I said that my first exposure to poetry was Alexander Pushkin, but then I happened to look in my bookcase and realized I was wrong.
Back in 2008, on a trip to Australia to visit my brother and sister-in-law, I was, admittedly, somewhat surprised to find in the airport bookstore, Homer’s Illiad, Homer’s story of the Trojan wars, told in what is known in poetry as dactylic hexameter. While I have heard that terminology used before, I admit I am no expert on poetry.
I was surprised to find the book at an airport bookstore because, for me, the book had a reputation as very “scholarly”, very academic, intense reading. And it was that. It needed a “prerequiste” of a knowledge of history and the Trojan wars on which it was based to understand what you were reading.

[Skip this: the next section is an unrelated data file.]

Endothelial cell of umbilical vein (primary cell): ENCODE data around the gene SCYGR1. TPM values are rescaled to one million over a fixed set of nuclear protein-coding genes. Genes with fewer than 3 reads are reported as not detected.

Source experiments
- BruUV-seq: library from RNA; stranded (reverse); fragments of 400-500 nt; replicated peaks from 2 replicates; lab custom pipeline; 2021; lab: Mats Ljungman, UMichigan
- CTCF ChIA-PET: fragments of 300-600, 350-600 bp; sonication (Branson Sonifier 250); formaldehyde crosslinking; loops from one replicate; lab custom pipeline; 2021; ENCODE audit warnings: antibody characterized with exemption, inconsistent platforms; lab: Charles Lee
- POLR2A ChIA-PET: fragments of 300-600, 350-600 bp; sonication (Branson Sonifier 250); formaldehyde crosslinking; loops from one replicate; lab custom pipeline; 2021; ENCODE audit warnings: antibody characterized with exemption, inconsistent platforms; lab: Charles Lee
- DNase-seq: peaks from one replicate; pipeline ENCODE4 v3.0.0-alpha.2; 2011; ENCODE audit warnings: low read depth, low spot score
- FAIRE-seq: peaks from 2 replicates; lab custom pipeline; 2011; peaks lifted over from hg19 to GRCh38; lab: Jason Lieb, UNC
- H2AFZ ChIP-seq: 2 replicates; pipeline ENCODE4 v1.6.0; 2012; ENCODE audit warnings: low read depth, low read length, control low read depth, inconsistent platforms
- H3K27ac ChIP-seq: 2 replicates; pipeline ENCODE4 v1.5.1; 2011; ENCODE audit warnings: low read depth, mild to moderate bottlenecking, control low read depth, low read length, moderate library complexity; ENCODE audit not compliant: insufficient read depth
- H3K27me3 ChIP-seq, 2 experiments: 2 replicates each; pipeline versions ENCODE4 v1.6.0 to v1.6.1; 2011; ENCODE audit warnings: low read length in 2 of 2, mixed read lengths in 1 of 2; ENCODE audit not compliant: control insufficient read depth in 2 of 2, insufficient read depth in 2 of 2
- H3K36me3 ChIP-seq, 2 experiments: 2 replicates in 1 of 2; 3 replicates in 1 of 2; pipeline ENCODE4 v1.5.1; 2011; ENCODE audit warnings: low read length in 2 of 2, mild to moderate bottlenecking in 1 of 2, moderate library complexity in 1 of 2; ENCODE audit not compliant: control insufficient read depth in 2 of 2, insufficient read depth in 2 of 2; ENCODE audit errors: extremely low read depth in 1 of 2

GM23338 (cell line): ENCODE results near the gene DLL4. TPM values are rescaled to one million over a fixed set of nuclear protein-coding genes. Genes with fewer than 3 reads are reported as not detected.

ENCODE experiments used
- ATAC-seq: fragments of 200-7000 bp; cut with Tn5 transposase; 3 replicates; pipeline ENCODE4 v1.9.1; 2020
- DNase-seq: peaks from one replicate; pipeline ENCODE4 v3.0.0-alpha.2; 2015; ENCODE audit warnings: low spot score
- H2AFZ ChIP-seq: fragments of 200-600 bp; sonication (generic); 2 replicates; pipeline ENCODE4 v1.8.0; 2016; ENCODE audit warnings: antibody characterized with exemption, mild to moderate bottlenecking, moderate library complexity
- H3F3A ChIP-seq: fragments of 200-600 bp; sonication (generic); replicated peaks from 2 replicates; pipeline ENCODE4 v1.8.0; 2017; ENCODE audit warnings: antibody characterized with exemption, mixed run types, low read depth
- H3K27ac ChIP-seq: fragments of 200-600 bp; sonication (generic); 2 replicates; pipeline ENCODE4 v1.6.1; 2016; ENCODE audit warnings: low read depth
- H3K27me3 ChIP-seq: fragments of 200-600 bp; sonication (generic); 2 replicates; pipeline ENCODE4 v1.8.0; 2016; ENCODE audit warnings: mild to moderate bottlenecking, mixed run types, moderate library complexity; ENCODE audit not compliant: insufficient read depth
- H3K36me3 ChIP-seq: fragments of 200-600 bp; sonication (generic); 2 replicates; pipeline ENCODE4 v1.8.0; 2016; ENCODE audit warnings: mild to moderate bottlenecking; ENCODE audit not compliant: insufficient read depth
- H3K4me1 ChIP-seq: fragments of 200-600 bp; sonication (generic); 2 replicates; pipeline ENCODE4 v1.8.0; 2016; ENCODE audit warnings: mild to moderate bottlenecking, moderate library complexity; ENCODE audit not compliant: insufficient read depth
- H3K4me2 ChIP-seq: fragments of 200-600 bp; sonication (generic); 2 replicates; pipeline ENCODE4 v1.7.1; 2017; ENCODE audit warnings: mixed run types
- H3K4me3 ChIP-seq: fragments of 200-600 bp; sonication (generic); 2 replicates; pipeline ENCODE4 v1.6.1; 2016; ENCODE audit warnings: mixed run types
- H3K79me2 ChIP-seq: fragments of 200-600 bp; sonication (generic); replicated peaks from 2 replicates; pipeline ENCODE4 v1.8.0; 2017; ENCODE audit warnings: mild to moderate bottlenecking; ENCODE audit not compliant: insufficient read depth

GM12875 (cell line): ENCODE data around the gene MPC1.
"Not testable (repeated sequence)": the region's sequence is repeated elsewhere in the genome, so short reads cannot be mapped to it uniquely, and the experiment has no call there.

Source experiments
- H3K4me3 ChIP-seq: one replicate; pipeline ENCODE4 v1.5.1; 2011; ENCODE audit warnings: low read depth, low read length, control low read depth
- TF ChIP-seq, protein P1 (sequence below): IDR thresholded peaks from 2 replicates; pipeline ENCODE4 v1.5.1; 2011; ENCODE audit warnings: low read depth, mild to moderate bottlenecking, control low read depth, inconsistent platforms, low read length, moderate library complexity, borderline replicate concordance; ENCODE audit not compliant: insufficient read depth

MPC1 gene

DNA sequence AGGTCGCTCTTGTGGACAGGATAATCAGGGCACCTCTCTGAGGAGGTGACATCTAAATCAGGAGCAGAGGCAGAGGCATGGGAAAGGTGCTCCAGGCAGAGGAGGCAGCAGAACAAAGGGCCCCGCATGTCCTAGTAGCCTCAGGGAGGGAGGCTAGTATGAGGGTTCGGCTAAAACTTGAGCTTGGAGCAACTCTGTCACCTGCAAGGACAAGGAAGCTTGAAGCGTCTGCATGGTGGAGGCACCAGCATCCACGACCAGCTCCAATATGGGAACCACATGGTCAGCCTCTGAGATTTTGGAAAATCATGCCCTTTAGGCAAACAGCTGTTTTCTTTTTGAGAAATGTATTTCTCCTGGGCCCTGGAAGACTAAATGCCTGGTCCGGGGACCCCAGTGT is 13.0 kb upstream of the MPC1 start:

But, thanks to the reminder about Homer, and now with Pushkin, I have come to have an appreciation for poetry.
I was only about halfway through the Illiad when the vacation in Australia ended, so it took me a full year to finish the Illiad, and then I immediately went out and purchased the second half, the Odessy.
But those are the books that I have read that are poetic in nature, although I am also into the plays of George Bernard Shaw, also a first experience, and turning into its own interesting experience.